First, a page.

NEW YORK (
) -- The problem: You want to sell your home but the loan is underwater. To sell now you'd have to dig into other assets to fill the gap between what you owe and what the home will fetch, and you just don't have that much.
The solution? Hope home prices start to recover, continue to make regular payments to steadily reduce the loan balance and either
or save in some other way.
For those ready to make aggressive effort to get a mortgage above water, making extra principal payments is an option -- but not the only one, and not always the right one.
But how long will this take?
It is possible to make an estimate -- to get a sense whether it will take three years or 10, for instance. That should help in evaluating your options, though some key factors are uncertain, such as your home's appreciation rate and the returns you might earn on any savings.
If you want to begin an aggressive effort to get above water, the key issue will be whether to make extra principal payments or to save in another way that might get you to your goal faster but with more risk.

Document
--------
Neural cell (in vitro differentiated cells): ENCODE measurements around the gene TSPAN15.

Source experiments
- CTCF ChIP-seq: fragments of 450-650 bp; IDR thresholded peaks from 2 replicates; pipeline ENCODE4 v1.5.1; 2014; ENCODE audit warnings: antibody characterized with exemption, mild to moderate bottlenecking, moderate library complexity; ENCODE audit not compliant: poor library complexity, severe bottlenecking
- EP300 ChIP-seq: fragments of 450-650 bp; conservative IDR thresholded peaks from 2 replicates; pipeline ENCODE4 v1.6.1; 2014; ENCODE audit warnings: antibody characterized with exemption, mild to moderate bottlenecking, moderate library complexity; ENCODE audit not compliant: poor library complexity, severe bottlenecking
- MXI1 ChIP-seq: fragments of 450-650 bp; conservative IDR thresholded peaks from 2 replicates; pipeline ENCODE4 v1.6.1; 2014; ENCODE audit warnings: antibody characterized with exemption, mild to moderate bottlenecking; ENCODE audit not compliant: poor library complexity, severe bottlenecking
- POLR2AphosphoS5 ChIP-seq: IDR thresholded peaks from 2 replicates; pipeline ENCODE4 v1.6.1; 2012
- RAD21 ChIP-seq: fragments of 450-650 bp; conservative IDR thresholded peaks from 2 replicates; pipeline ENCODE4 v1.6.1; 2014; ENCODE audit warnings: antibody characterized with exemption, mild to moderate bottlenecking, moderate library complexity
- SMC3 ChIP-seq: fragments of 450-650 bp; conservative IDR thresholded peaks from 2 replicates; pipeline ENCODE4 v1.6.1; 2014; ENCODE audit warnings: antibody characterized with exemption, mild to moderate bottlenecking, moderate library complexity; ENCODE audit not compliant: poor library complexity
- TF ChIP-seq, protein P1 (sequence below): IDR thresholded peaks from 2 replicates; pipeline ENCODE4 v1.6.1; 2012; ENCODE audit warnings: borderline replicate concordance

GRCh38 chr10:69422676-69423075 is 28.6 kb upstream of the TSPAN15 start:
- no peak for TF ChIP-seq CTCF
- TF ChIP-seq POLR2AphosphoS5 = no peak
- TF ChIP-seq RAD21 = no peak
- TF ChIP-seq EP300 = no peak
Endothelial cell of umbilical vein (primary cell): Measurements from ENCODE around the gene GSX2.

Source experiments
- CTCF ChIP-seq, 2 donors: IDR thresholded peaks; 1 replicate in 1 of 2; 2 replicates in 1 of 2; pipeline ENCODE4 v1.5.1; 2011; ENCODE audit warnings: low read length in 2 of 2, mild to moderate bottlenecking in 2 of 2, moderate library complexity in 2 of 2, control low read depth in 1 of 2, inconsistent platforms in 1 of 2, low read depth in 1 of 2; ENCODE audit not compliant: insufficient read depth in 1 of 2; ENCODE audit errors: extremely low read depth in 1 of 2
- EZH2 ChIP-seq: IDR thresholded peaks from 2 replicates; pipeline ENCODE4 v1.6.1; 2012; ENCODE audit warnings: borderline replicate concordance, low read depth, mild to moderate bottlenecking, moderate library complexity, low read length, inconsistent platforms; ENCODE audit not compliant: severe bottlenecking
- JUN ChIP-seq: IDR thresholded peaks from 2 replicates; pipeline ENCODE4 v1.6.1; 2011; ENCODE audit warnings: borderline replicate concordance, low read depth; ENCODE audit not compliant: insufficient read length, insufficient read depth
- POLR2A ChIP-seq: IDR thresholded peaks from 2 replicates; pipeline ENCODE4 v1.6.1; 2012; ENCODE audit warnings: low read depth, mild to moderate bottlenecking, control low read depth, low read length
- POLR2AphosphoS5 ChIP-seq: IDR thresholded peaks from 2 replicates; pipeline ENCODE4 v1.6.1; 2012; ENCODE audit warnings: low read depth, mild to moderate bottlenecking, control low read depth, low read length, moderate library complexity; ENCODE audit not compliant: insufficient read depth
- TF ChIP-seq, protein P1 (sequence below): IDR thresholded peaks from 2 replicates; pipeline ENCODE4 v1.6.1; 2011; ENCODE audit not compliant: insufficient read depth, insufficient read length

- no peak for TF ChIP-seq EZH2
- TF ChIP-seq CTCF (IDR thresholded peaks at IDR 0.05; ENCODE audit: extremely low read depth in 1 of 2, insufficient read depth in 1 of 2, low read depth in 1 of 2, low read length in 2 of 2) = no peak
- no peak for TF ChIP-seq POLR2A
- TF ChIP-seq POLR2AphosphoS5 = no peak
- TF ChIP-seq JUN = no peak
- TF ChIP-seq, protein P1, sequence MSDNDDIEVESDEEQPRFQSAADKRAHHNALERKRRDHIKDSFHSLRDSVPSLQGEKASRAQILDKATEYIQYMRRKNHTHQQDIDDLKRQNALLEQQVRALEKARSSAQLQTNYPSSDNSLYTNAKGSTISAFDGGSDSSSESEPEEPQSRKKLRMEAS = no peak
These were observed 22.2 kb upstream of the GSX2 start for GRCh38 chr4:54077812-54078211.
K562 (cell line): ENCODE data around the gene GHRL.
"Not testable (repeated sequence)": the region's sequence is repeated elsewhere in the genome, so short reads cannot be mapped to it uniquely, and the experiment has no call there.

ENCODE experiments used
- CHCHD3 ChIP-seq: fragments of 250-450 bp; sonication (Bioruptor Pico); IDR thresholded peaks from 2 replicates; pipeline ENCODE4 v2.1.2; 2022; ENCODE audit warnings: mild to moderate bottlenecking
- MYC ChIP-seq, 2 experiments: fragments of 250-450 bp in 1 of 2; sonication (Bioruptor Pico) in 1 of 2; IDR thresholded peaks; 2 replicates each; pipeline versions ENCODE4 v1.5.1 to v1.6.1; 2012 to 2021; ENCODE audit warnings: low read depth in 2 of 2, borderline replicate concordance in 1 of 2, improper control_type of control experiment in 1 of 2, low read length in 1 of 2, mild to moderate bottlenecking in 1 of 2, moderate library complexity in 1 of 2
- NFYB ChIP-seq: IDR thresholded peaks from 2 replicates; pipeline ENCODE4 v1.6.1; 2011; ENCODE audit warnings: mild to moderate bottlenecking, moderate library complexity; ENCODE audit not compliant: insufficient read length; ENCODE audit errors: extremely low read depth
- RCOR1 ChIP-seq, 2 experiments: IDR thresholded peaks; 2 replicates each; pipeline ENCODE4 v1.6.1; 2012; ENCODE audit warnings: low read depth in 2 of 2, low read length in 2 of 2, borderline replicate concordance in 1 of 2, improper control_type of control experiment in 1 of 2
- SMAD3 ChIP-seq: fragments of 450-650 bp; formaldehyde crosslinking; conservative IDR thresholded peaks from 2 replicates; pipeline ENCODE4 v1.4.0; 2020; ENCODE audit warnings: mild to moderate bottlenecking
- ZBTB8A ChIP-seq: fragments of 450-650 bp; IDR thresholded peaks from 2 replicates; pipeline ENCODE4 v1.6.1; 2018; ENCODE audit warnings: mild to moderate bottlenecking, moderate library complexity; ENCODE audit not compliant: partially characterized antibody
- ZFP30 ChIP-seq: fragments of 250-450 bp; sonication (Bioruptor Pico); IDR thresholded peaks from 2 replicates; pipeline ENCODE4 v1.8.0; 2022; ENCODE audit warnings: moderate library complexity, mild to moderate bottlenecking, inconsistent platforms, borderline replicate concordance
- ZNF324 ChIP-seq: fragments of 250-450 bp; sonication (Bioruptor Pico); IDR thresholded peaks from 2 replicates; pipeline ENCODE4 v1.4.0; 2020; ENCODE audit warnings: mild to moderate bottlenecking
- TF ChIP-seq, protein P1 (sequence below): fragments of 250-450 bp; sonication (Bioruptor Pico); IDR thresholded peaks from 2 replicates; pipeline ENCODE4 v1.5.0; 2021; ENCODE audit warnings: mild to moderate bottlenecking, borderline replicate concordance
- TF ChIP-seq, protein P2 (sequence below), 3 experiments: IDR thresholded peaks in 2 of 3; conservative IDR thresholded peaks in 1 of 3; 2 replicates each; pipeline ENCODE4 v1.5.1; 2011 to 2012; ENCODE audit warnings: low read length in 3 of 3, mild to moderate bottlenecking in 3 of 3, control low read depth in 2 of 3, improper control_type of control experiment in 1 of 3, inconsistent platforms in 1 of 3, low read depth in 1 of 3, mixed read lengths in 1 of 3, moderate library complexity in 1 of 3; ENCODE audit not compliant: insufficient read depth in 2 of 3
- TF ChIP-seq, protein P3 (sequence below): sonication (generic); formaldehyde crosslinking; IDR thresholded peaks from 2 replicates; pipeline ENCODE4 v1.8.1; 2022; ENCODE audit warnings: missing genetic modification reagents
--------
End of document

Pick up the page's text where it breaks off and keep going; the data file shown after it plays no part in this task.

earn an investment return equal to the mortgage interest rate, since every extra dollar paid to reduce the loan balance saves interest charges on a dollar. If you had a 5% mortgage, extra principal payments would earn a guaranteed 5%, which is high compared with yields on other guaranteed savings. A five-year certificate of deposit, for instance, pays just 1.1%. You might earn more in the stock market, then use the gains to help pay off the loan balance, but you could lose money, too.
Ordinary mortgage payments also help you slowly get above water because each payment reduces the loan balance. Every payment puts a bit more toward principal than the last.
So how do you put all these factors together? Jack M. Guttentag, emeritus professor of finance at the Wharton School, provides
on his website,
. The first shows how long it will take to get above water, the second how much extra one would have to pay on principal to reach a given equity level in a specified time.
His example shows a loan with a $200,000 balance, a home worth $150,000 and a $1,300 monthly payment.
If the loan rate was 6%, the appreciation rate zero and the borrower made only the required payment, it would take 122 months for the negative equity to be wiped out, leaving the borrower with a property worth exactly as much as the remaining loan balance after about 10 years.
But if the home appreciated at 2% a year and the borrower made extra principal payments of $100 a month, the time to get above water would be cut nearly in half, to 68 months.
Using the calculator, you can study your own situation. Keep in mind that one key factor -- the home's appreciation rate -- is just guesswork, so it will pay to experiment with various rates. It's unlikely we'll see soaring home values anytime soon even if the market does start to recover.